The Economist recently ran an excellent survey of the car industry, including an article related to the product development process in automobile manufacture. This excerpt from said article indicates a ‘design patterns‘-like approach within design and manufacture, laying out the opportunities (consistency leading to easier production) and pitfalls (consistency leading to lack of differentiation) implicit in such an approach. Interesting.
“Given the huge range of models that car companies must offer now, they have found they need factories that are completely flexible, able to switch from making one model to another to meet fluctuating demand … Even in its heartland, the River Rouge factory beside Ford’s head office in the Dearborn suburb of Detroit, Ford is replacing an old plant with a new, more versatile one. This will make SUVs and other light-truck vehicles, working with three different vehicle platforms (the basic floor and underpinnings of a car) to produce a mix of nine different models.”
“For some years now, manufacturers have used common platforms to serve as the basis for a whole range of models, aiming to widen their range without wholesale redesigning, engineering and tooling-up. Models that share the same basic architecture can be welded and assembled on the same lines by the same robots. Platform-sharing was carried furthest by Volkswagen under its former chief executive, Ferdinand Piëch. But his successor, Mr Pischetsrieder, quickly concluded that the process had gone too far.”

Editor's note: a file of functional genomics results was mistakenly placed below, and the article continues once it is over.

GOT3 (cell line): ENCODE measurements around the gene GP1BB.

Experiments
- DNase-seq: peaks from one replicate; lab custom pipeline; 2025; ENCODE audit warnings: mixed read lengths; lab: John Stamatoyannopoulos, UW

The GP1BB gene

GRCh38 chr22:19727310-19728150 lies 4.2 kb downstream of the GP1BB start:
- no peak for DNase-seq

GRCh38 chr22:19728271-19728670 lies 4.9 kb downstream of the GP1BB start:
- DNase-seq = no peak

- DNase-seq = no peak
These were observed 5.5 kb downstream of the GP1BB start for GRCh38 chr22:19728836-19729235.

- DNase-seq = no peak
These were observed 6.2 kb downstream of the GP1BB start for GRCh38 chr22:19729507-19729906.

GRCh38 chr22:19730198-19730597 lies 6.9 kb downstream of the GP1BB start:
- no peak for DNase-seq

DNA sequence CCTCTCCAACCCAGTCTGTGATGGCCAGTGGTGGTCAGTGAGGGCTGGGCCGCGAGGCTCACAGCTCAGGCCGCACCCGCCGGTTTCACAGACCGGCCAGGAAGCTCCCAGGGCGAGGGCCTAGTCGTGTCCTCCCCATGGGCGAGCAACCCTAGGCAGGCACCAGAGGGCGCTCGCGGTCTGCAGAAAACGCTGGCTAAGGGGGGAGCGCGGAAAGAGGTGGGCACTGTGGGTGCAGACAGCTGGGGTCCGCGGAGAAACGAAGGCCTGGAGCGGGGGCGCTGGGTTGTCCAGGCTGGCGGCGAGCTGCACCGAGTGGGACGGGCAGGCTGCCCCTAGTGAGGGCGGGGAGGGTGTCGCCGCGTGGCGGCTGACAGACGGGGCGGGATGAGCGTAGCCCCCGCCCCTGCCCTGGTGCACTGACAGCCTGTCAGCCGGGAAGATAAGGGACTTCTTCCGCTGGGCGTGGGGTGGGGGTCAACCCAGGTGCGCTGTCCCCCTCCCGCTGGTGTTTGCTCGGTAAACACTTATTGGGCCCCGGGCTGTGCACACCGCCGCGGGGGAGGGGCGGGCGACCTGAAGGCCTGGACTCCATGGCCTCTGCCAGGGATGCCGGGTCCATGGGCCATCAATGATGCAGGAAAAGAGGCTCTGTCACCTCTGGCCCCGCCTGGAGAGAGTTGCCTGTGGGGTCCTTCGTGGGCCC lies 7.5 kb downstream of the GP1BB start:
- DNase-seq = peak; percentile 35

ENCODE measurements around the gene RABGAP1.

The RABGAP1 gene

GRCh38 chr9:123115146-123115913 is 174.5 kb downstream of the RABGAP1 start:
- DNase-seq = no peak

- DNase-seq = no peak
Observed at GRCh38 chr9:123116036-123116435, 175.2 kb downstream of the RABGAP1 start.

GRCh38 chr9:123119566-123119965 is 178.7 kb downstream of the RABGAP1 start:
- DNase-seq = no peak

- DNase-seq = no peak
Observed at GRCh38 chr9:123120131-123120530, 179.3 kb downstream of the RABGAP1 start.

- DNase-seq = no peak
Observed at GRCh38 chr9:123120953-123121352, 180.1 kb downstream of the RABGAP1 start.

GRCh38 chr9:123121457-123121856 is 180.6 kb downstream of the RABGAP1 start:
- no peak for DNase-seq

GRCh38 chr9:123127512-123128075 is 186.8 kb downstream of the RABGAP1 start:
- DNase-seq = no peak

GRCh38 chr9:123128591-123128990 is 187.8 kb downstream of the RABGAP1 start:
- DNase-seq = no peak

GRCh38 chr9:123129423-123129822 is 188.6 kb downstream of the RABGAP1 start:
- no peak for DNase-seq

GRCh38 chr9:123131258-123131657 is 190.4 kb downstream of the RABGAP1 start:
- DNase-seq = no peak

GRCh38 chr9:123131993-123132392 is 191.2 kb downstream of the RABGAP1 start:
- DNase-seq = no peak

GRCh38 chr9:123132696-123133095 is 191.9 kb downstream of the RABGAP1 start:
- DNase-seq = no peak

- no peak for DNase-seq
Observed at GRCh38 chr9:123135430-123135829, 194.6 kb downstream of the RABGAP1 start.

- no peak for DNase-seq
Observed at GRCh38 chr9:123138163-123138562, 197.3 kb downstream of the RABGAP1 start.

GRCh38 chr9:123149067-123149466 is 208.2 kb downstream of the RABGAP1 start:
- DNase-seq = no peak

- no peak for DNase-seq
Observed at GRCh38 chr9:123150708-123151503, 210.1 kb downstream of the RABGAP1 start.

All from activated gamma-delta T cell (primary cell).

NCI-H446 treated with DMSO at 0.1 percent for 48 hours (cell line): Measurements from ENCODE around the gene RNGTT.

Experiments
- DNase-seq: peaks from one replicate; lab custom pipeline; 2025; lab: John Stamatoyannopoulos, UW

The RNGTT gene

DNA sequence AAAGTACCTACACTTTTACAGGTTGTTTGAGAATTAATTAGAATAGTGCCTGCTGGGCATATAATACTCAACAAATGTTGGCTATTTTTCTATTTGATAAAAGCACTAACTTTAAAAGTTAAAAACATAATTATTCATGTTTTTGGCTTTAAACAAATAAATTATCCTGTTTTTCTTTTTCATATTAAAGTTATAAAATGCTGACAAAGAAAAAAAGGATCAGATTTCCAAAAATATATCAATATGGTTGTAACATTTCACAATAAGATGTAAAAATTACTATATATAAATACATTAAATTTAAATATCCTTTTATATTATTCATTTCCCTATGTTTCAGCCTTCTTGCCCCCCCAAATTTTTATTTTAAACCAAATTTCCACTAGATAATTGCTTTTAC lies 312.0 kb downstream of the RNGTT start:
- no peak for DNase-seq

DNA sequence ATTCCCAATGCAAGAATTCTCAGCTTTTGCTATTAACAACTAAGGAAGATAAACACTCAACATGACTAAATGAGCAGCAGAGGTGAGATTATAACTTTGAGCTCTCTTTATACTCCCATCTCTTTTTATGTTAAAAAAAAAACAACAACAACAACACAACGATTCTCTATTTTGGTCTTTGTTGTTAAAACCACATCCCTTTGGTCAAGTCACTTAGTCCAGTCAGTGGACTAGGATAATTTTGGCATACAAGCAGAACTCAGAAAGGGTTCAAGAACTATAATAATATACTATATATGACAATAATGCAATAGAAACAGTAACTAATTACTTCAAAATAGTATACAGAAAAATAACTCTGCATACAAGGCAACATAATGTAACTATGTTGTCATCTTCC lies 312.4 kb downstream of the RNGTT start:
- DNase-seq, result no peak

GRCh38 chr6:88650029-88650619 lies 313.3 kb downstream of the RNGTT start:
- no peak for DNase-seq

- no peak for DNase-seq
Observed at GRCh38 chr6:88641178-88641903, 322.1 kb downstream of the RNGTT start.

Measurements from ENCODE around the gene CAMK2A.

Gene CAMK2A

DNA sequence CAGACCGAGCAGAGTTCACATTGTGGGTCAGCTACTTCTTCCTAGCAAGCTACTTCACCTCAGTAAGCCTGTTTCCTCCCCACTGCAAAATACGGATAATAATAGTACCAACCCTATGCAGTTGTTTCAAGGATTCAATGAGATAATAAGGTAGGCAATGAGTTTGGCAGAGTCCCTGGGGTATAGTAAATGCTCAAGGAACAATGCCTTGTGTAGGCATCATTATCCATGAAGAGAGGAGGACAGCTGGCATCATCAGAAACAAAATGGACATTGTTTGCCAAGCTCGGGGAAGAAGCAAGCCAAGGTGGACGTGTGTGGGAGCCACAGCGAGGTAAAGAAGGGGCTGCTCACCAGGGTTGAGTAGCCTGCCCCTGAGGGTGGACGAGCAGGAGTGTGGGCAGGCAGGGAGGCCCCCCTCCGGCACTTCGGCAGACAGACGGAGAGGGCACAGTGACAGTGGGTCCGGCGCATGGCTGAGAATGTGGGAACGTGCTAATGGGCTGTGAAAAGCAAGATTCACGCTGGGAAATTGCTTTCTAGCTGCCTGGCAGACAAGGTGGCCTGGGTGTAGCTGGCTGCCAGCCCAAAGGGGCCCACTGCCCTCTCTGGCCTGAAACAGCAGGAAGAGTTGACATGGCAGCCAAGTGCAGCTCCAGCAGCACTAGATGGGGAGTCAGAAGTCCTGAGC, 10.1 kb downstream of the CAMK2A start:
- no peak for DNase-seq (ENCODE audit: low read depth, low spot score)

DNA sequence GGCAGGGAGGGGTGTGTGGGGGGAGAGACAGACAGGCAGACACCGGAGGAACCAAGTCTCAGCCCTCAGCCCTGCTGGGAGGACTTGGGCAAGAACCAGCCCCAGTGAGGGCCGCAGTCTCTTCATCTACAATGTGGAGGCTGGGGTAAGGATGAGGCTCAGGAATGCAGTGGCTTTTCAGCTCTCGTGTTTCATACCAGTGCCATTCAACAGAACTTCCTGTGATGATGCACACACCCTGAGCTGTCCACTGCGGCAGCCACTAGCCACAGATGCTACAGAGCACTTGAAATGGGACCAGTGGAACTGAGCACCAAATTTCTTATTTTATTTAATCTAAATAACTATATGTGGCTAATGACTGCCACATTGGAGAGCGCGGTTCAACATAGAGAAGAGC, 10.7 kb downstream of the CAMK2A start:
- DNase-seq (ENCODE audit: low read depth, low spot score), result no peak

“Thus, sales of the Czech-built Skoda (which was bought by VW in the early 1990s and had its cheap-and-nasty image burnished by its new owner) were challenging the posher German-made Golf, which used the same platform. Now VW is concentrating on what it calls ‘modules’: different models still share parts, but not to the extent that different brands end up looking the same. Ford is going the same way, says Mr Parry-Jones. “The trick is not to commonise the wrong bits in different models. You commonise parts such as batteries and alternators, not things the customer can see, like the window switches.””
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